One of New York City’s most popular street fairs returns to Manhattan’s Little Italy neighborhood this week. The 11-day Feast of San Gennaro began in 1926 as a way for immigrants in New York to maintain the Italian tradition of honoring the patron saint of Naples, Saint Januarius, with a feast every September. While the makeup of Little Italy has evolved over the last century, shrinking in size from 30 blocks to about nine, the Feast of San Gennaro remains one of the city’s best events of the year. Ahead, get a taste of all things Italian with our guide to one of the city’s largest street fairs, which takes place September 15 through September 25, from the history of the iconic event to cannoli-eating contests and live music.
Starting in the late 19th century, immigrants settled in Lower Manhattan, with communities from various Italian villages putting roots down on different city blocks. According to Walks of New York, Italian Americans made up 17 percent of the city’s population by 1930.
Following World War II, Little Italy residents left the crowded quarters of Manhattan for more spacious digs in Brooklyn, New Jersey, and on Staten Island. The neighborhood later became home to a large population of Chinese immigrants after a 1965 federal policy made it easier to migrate to the United States.
As the size of Manhattan’s Little Italy shrunk, with roughly 1,000 residents of Italian ancestry recorded in 2000, a nonprofit formed to keep the traditions of the old neighborhood alive. Thanks to the Figli di San Gennaro, Inc., which has organized the event since 1996, the Feast of San Gennaro has preserved a significant part of the Italian experience in New York City.
In the beginning, celebrations like the Feast of San Gennaro provided a sense of place and pride for many Italian immigrants in the U.S. What began as a one-day religious event in 1926 has grown into an 11-day festival of food, carnival games, music, and more, attracting both tourists and New Yorkers alike.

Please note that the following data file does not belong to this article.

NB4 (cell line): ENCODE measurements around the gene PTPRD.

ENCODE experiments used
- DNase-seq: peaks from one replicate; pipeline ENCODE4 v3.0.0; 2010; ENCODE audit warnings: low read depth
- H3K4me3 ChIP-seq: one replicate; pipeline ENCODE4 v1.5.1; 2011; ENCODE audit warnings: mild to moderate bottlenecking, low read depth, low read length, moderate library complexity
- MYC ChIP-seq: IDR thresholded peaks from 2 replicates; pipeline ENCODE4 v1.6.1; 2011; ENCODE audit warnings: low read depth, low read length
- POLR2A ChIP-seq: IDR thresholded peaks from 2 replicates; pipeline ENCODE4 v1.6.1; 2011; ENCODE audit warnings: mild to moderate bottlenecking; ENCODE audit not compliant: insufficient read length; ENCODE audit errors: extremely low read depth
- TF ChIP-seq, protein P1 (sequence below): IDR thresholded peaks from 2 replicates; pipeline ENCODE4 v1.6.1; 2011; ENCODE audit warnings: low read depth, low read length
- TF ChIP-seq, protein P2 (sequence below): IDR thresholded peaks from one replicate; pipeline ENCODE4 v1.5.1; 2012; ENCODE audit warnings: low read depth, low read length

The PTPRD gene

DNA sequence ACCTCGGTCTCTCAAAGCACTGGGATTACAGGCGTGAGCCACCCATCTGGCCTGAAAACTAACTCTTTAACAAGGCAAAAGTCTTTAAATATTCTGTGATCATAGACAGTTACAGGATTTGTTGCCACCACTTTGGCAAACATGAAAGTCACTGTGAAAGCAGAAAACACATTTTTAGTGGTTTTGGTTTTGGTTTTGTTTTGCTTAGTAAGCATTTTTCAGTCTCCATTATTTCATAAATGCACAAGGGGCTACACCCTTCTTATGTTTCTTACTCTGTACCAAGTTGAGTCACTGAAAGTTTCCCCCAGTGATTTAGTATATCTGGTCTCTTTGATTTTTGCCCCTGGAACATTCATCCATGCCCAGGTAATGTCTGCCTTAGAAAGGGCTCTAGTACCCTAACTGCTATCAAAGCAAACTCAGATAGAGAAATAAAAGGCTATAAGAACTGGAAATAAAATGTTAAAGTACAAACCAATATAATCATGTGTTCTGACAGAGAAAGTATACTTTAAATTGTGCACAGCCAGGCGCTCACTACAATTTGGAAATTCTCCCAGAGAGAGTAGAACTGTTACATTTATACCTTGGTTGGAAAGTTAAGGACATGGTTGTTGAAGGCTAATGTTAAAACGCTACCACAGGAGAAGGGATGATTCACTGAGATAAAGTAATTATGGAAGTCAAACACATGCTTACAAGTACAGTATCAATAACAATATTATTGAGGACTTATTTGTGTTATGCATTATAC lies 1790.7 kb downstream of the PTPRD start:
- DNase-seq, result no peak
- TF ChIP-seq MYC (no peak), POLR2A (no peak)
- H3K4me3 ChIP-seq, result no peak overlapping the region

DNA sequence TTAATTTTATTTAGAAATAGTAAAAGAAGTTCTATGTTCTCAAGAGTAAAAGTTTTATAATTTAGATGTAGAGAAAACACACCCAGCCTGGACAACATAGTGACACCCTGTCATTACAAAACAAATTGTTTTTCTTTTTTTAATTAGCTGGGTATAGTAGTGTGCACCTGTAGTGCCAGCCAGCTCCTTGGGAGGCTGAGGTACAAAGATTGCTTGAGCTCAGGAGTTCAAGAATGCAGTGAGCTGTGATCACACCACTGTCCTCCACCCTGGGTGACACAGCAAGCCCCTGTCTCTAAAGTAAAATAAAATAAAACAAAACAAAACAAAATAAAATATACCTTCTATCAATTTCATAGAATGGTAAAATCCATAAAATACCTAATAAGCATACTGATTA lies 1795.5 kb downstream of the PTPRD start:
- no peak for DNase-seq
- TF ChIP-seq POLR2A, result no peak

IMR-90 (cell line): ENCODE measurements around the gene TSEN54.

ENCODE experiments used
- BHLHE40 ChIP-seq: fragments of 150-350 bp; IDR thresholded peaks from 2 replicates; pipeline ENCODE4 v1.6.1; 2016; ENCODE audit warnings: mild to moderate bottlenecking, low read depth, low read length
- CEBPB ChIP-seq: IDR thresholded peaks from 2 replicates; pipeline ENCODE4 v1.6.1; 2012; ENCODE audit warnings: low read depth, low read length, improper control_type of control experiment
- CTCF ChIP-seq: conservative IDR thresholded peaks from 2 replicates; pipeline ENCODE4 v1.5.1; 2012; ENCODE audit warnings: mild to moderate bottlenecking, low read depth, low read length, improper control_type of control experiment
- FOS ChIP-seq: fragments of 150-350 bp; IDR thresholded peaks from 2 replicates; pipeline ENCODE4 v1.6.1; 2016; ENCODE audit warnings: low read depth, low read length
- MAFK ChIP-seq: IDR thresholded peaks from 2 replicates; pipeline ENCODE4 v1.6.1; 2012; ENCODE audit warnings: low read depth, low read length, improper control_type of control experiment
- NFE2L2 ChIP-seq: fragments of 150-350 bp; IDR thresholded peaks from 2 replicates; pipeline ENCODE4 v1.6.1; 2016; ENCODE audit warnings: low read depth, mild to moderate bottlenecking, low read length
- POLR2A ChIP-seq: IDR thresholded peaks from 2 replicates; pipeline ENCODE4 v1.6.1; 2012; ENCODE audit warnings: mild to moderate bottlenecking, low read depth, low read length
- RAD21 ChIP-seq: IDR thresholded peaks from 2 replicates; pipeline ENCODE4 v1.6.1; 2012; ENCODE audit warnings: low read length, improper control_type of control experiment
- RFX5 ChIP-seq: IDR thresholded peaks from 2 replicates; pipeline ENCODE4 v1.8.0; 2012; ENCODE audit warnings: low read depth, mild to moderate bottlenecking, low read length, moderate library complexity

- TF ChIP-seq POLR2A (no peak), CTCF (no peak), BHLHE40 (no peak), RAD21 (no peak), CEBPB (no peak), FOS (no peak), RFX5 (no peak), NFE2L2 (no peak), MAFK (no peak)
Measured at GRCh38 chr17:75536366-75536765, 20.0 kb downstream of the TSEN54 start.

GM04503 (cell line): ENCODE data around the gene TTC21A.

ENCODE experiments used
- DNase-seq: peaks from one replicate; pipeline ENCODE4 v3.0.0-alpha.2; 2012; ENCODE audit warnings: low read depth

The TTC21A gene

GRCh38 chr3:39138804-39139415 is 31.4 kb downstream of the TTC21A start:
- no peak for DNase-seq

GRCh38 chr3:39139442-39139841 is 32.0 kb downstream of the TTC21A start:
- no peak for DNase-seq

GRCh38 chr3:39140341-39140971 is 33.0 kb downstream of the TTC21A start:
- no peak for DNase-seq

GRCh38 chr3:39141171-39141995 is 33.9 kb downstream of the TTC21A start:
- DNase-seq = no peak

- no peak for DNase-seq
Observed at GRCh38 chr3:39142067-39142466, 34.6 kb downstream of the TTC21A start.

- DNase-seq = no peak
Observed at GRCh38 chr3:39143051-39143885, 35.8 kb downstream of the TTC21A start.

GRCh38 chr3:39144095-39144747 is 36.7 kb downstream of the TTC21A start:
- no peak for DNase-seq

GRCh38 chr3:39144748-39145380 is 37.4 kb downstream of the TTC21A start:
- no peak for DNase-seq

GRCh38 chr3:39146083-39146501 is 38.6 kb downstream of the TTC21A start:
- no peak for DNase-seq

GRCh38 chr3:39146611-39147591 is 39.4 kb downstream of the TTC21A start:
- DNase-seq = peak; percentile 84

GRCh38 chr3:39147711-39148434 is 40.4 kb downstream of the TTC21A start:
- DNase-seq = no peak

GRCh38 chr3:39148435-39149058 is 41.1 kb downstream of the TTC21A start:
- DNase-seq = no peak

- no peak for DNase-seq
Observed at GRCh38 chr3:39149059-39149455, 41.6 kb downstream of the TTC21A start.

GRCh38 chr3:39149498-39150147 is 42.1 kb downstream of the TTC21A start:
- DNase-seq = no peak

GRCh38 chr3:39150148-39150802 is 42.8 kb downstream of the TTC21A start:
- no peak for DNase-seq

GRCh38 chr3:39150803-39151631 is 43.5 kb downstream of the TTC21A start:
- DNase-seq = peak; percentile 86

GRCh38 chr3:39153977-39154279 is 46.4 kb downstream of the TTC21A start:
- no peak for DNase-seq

Photo courtesy of Feast of San Gennaro
Mass & processions:
The 96th annual event honors “America and our armed forces.” The Feast begins on September 15 at 6 p.m. with the Blessing of the Stands, with Msgr. David Cassato blessing each stall of vendors along Mulberry Street.
The grand procession kicks off on September 17 at 2 p.m. with live music from the Red Mike Festival Band. The 2022 grand marshal is Former NASA Astronaut, Michael J. Massimino; Mayor Eric Adams will serve as the honorary grand marshal.
On September 19, the solemn high mass honoring the patron Saint of Naples takes place from 6 p.m. to 8 p.m. It will be held at the Shrine Church of the Most Precious Blood at 113 Baxter Street. After mass, there will be a religious procession with the statue of San Gennaro.
- Johnny Mandolin & Friends take the stage on Sept. 15 at 5 p.m., followed by JC and The Fun Time Band at 7 p.m.
- Musician Earl Benedetto is scheduled for September 18 at 2 p.m., with jazz singer Vanessa Racci performing at 6 p.m.
- Catch Jessa V and The Fringe at 4 p.m. on September 19 before the solemn high mass
- On September 20, enjoy a show from the Enrico Caruso Opera
- Joseph Tribuzio will perform on September 22 at 5 p.m., followed by Teo Ricciardella at 7 p.m.
- Starting at 7 p.m. on September 23, watch Louis & JoAnn with the Uptown Band perform
- A musical tribute to the Armed Forces with Francesca Caviglia kicks off at 2 p.m. on September 24
- Closing out the festival on September 25 is Jenna Esposito at 6 p.m.
- The 24th annual cannoli eating contest kicks off at 1 p.m. on September 16
- A zeppole eating contest will be held on September 21 from 1 p.m. to 2:30 p.m.
- For the second time ever, there will be a pizza-eating contest, sponsored by Upside Pizza, on September 23 at 1 p.m.
- A meatball eating competition is on September at 1 p.m.
Can’t-miss food vendors, restaurants, & shops of Little Italy:
- Lucy’s Sausage Stand for sausage and peppers
- Caffe Napoli on Mulberry Street
- Mulberry Street Cigars
- Ferrara Bakery & Cafe for Italian nougat candy, torrone
- Umberto’s Clam House for signature clam dish and celebrity sightings
- Alleva Dairy, the country’s oldest cheese store
- The Urban Lens: A walk through the 90th annual Feast of San Gennaro in Little Italy
- The Giglio Feast: History, fun facts, and what to expect at this year’s celebration in Brooklyn
- The Italian side of Williamsburg: History, famous joints, and today’s culture
Editor’s note: The original version of this post was published on September 11, 2019, and has since been updated.
Tags : Feast of San Gennaro
Neighborhoods : little italy